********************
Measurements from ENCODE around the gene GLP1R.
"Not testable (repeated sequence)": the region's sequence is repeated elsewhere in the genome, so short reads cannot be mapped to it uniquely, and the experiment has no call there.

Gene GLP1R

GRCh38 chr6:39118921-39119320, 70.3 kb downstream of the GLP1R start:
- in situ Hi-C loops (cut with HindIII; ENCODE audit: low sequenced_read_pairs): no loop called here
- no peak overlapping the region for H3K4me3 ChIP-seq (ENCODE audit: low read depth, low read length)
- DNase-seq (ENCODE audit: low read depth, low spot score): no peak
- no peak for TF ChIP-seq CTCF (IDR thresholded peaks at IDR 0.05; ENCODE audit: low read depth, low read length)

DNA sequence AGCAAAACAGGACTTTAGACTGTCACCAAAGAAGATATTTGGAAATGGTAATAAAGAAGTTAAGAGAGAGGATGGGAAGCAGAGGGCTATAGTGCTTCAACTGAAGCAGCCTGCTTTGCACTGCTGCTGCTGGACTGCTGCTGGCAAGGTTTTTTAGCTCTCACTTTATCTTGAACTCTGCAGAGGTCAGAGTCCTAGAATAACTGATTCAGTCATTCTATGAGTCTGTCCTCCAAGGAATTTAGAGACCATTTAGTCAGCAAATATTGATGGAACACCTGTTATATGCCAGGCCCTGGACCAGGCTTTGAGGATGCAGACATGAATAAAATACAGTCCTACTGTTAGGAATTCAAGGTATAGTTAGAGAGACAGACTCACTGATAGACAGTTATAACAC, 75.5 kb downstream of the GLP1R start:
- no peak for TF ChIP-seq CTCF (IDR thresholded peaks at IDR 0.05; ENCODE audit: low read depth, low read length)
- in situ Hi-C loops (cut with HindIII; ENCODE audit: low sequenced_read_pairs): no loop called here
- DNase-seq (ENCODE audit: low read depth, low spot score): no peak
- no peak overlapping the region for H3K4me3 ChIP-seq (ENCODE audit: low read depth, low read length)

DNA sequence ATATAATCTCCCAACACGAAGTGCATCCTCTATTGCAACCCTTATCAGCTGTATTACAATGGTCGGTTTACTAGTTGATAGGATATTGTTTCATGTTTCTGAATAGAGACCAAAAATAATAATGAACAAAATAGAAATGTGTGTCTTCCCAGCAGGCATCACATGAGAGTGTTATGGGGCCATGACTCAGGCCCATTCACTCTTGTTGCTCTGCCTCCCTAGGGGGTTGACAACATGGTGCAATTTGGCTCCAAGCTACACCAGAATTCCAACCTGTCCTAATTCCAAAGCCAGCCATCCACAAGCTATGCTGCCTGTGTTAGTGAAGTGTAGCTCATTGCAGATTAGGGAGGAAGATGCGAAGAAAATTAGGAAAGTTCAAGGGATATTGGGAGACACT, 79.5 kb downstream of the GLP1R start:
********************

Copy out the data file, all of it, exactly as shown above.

Measurements from ENCODE around the gene GLP1R.
"Not testable (repeated sequence)": the region's sequence is repeated elsewhere in the genome, so short reads cannot be mapped to it uniquely, and the experiment has no call there.

Gene GLP1R

GRCh38 chr6:39118921-39119320, 70.3 kb downstream of the GLP1R start:
- in situ Hi-C loops (cut with HindIII; ENCODE audit: low sequenced_read_pairs): no loop called here
- no peak overlapping the region for H3K4me3 ChIP-seq (ENCODE audit: low read depth, low read length)
- DNase-seq (ENCODE audit: low read depth, low spot score): no peak
- no peak for TF ChIP-seq CTCF (IDR thresholded peaks at IDR 0.05; ENCODE audit: low read depth, low read length)

DNA sequence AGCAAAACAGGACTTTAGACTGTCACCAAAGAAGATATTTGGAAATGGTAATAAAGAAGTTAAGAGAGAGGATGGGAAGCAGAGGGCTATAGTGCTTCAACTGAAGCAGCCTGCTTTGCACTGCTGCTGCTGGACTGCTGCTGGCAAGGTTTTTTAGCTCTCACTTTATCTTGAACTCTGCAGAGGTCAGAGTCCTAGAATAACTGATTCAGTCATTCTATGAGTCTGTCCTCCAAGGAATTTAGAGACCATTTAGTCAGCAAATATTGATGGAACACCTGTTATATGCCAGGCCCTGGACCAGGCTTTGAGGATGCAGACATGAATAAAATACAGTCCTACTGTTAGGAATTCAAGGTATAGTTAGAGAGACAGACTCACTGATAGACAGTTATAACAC, 75.5 kb downstream of the GLP1R start:
- no peak for TF ChIP-seq CTCF (IDR thresholded peaks at IDR 0.05; ENCODE audit: low read depth, low read length)
- in situ Hi-C loops (cut with HindIII; ENCODE audit: low sequenced_read_pairs): no loop called here
- DNase-seq (ENCODE audit: low read depth, low spot score): no peak
- no peak overlapping the region for H3K4me3 ChIP-seq (ENCODE audit: low read depth, low read length)

DNA sequence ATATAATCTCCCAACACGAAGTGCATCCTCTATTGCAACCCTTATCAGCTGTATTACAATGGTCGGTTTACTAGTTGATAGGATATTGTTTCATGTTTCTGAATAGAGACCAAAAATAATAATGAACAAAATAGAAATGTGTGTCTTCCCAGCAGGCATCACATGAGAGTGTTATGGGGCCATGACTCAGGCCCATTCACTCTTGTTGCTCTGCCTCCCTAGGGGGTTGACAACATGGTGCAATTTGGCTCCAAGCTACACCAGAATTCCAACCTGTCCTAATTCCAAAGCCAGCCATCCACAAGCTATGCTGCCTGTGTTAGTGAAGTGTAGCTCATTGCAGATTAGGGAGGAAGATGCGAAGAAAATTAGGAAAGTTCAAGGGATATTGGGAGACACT, 79.5 kb downstream of the GLP1R start: